Saturday, October 17, 2009

Risks, Actions, and Benefits

Partially a response and clarification (at least I think it's clearer) to the strategies presented in Alicorn's post on Less Wrong, The Shadow Question. One of the big problems in her discussion of strategies is the conflation of up-front costs with risks.

"First, Do No Harm": When it is as easy to make things worse as better, be damn sure you know what you're doing before you start fixing things.

"Cherry on Top": An invitation to fiddle; small changes are very unlikely to make things worse, and may help.

"Lottery Ticket": She talks about a risk of making things worse, but it looks more like (from her examples and general discussion) that she means is an upfront cost with a chance of significant benefit later.

Insurance: The other headings were hers, but the one she uses here is misleading, as is her discussion. This is related to "Lottery Ticket" in having upfront costs, but in this case it's to prevent an unacceptable risk of harm. It can be something as simple as insuring your house against fire, so you have a temporary place to live and your house gets repaired (or you get a new house if that's easier/cheaper). To actually working to make a risky future less likely (for example, working on Friendly AI).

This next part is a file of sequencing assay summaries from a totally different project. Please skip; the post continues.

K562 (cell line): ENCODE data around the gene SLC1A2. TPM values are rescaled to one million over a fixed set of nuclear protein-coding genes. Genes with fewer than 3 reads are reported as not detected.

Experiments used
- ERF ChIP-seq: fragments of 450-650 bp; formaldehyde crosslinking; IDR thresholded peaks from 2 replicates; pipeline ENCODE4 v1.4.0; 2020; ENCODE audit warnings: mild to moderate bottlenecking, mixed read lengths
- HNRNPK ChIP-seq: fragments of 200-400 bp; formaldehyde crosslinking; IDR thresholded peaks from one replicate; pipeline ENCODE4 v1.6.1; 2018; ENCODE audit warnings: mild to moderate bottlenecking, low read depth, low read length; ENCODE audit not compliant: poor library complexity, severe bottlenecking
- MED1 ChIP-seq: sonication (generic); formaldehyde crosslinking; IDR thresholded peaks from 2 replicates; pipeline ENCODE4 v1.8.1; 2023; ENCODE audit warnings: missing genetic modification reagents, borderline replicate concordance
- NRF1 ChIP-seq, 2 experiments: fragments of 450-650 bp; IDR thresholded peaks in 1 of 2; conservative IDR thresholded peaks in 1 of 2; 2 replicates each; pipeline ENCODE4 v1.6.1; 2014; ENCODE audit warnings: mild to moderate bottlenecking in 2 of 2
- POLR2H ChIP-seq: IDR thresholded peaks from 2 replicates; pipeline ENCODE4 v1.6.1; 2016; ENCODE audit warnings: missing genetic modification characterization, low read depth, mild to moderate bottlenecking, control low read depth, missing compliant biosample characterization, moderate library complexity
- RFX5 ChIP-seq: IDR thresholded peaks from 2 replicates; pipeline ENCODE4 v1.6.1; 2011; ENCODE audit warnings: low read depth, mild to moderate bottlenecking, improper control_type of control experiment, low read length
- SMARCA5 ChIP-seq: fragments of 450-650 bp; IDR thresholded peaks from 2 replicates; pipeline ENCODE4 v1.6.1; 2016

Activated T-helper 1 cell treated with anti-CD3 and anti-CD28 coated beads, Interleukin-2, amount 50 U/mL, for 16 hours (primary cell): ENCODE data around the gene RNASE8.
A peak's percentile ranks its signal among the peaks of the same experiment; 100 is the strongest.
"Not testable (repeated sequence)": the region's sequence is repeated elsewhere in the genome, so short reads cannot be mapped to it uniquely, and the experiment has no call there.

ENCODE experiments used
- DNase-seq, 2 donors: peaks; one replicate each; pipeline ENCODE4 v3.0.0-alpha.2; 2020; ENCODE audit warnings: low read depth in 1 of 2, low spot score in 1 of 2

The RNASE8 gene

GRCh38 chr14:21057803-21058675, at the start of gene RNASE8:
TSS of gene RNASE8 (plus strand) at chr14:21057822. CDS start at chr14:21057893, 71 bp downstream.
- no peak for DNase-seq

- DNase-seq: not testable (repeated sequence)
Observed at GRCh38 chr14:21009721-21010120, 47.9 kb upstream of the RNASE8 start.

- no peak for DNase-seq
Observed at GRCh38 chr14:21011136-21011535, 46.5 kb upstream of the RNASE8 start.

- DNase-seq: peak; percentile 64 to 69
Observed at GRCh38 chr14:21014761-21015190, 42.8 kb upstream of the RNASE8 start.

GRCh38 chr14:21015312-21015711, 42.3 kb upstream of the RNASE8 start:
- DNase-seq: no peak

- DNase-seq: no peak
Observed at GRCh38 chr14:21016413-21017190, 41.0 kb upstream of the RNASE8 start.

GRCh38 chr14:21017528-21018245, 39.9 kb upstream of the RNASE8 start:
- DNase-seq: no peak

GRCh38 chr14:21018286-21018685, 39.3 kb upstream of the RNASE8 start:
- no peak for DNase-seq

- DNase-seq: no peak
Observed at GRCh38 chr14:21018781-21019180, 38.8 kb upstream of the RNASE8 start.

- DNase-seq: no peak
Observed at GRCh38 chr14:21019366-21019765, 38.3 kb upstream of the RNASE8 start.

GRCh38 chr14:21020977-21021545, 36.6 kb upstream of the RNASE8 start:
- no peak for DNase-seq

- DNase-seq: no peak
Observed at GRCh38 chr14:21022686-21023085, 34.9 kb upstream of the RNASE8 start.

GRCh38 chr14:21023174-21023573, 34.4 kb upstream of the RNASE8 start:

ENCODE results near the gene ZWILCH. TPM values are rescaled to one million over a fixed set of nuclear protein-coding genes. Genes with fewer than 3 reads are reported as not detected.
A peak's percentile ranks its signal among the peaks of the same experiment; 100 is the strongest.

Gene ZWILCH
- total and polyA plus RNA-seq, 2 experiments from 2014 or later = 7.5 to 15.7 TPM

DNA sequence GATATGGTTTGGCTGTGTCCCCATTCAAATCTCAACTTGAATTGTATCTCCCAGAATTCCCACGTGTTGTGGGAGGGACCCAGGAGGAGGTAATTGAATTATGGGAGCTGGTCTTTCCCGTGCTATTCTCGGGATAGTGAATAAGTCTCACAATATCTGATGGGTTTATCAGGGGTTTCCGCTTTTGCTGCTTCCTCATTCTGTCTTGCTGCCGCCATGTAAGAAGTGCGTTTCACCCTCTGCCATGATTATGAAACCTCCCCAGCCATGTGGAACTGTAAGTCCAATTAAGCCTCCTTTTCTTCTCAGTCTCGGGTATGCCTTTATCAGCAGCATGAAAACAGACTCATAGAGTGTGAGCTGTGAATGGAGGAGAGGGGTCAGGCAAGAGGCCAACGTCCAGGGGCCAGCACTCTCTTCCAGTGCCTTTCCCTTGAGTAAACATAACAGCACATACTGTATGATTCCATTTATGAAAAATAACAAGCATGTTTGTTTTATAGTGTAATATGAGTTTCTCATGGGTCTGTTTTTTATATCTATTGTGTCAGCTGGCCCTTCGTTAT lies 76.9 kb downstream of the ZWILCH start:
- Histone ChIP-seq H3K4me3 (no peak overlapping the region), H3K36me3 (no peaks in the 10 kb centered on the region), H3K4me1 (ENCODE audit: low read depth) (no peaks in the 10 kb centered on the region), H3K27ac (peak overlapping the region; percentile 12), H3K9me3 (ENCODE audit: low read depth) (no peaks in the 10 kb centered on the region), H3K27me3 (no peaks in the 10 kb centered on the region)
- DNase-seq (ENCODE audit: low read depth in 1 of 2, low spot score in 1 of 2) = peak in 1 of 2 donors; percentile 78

Another strategy mentioned by Morendil in a comment is "Go for broke" (a less functional version of this would be Russian Roulette), a big risk with the chance of a big reward, like First, Do No Harm, but higher potential risk/payoff matrix.

First, Do No Harm - Use knowledge to avoid as much risk as possible while still seeking the reward

Go for broke - Straightforward acceptance of large risk with large reward

Cherry on Top - Seek benefits at minimal risk

Lottery Ticket - Pay an up-front cost for a small chance at a large benefit

Insurance - Accept an up-front cost to hedge against a risk

Adventure sports isn't a risk management strategy, I mention it here because it feels like there should be a benefit - Seek the thrill of risk, while reducing actual risks, and not getting any benefit except the thrill

If you think of any other generic strategies, please leave a mention in the comments.

As an aside:

As for the title of the original post, I had to Google "Shadow Question". I don't watch television and have never seen an episode of Babylon 5. Given the page I found that describes the show, that was no loss. But the "two questions", "Who are you?" is the Vorlon question. "What do you want?" is the Shadow question. I guess you could call the first one silliness, and the Shadow question practical.

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